“Le Nez du vin is a The 54 Aroma Master Kit has been the reference for wine aromas vocabulary. Our sense of smell is very delicate and highly sensitive. Practice through daily training allows us to recognize and identify the 54 aromas most commonly present in wine; thus, improving our appreciation and enjoyment of wine. These are the typical aromas found in red and white wine (including Champagne) from France and around the world. They give us an indication of the wine’s origin, the grape variety as well as the vineyard, the winemaking techniques used and the aging conditions. Memorizing these aromas provides an accurate and coherent vocabulary to further stimulate our appreciation of fine wines”
The 54 Aromas of Le Nez Du Vin are:
23 Fruit Aromas, 6 Floral Aromas, 10 Vegetal Aromas, 5 Spices, 3 Animal Aromas and 7 Grilled Aromas (full list could be found in: http://www.winearomas.com/master_kit.html
“It is widely accepted that sensory interactions can, and do, occur during wine consumption. To this concern, many studies have dealt with aroma-taste interactions which have been attributed to physicochemical interactions in the product itself, interactions at the receptor level or cognitive interactions. Although the understanding of these interactions has grown during the years and it has been demonstrated that they are strongly product-dependent, investigations have seldom gone beyond that of model solutions with a reduced number of components (volatile and/or nonvolatile molecules). Recently some investigations carried out in this field have been conducted with more complex matrices in an attempt to simulate interactions in real wine samples. The aim of this chapter is to review these latest advances in the research of wine sensory interactions, and to highlight the magnitude, relative importance and qualitative nature of such sensory effects.” (From: Sensory Interactions in Wine: Effect Of Nonvolatile Molecules on Wine Aroma and Volatiles on Taste/Astringency Perception Authors: (María-Pilar Sáenz-Navajas, Eva Campo, Dominique Valentin, Purificación Fernández-Zurbano, Vicente Ferreira).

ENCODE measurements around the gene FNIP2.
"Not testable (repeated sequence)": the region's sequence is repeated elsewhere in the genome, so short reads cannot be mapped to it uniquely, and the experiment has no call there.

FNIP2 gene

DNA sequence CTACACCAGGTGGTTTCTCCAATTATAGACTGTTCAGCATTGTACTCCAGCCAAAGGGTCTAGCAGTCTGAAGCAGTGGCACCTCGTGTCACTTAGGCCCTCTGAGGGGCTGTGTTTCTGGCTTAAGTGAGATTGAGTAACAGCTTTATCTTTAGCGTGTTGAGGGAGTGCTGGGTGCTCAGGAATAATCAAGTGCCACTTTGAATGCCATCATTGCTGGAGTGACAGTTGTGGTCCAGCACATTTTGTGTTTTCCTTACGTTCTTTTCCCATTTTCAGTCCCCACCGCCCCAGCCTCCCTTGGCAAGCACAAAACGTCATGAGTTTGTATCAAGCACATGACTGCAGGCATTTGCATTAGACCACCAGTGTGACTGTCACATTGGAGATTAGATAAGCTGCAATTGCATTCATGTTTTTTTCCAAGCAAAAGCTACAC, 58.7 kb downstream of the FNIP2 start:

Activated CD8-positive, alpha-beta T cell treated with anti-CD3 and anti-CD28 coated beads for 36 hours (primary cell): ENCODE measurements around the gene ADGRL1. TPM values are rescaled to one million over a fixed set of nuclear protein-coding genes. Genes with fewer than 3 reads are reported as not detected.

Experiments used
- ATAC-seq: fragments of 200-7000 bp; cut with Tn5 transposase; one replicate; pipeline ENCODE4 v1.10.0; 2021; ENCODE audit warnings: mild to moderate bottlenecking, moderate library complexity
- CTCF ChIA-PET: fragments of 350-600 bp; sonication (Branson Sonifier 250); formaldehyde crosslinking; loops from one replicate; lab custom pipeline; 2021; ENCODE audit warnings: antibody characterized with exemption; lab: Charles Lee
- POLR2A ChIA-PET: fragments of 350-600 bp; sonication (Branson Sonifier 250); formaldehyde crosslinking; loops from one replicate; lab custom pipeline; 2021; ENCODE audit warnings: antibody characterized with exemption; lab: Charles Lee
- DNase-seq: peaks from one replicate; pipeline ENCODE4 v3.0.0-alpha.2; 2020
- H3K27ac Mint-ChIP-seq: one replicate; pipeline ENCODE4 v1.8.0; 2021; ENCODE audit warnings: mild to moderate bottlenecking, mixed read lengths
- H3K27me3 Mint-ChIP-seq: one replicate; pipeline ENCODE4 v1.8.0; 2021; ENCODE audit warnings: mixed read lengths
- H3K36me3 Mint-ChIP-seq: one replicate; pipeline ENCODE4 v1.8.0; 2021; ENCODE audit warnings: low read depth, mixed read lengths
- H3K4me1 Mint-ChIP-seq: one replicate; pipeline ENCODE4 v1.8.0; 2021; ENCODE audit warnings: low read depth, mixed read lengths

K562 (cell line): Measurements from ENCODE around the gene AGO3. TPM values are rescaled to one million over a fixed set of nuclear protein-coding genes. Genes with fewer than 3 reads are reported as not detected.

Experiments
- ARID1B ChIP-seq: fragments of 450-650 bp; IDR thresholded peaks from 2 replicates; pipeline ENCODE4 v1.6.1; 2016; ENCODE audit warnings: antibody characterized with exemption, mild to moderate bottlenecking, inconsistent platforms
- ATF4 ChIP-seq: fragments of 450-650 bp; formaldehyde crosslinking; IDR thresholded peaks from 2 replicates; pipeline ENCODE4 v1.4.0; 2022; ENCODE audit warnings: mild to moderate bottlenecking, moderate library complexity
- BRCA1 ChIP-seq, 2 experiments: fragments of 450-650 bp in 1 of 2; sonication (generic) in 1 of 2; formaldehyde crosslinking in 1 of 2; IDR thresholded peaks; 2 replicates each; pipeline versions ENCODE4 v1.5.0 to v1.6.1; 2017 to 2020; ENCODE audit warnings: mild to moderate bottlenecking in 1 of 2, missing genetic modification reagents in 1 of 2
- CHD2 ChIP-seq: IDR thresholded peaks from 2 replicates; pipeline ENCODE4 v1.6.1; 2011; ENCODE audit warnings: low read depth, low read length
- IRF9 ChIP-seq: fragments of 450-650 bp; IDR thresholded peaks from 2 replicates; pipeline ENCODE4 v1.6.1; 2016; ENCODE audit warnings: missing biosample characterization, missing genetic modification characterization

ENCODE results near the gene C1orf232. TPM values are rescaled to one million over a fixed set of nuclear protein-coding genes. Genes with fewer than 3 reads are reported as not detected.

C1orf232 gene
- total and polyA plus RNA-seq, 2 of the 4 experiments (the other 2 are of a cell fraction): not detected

The “correct” scent of wine can quite easily be reached at the winery level but the quality of wine starts at the flavour’s level which is a combination of taste and smell add to those the sense of touch on our palate and the balance of the wine can be judged to give a complete view of the wine’s quality.
Next post of the sense of taste continues “our” journey through the symphony of senses in relation to wine tasting.
The Anatomy and physiology of Olfaction-(smell) in Wine Tasting,
The sense of Smell – Sense No. 2 in wine tasting.
Cranial nerve No. 1 the Olfactory nerve.
Smell refers to 1: Olfaction, the actual act of smelling an odor, or 2: odor, as simply the smell that is being emitted by vaporized molecules of a volatile material.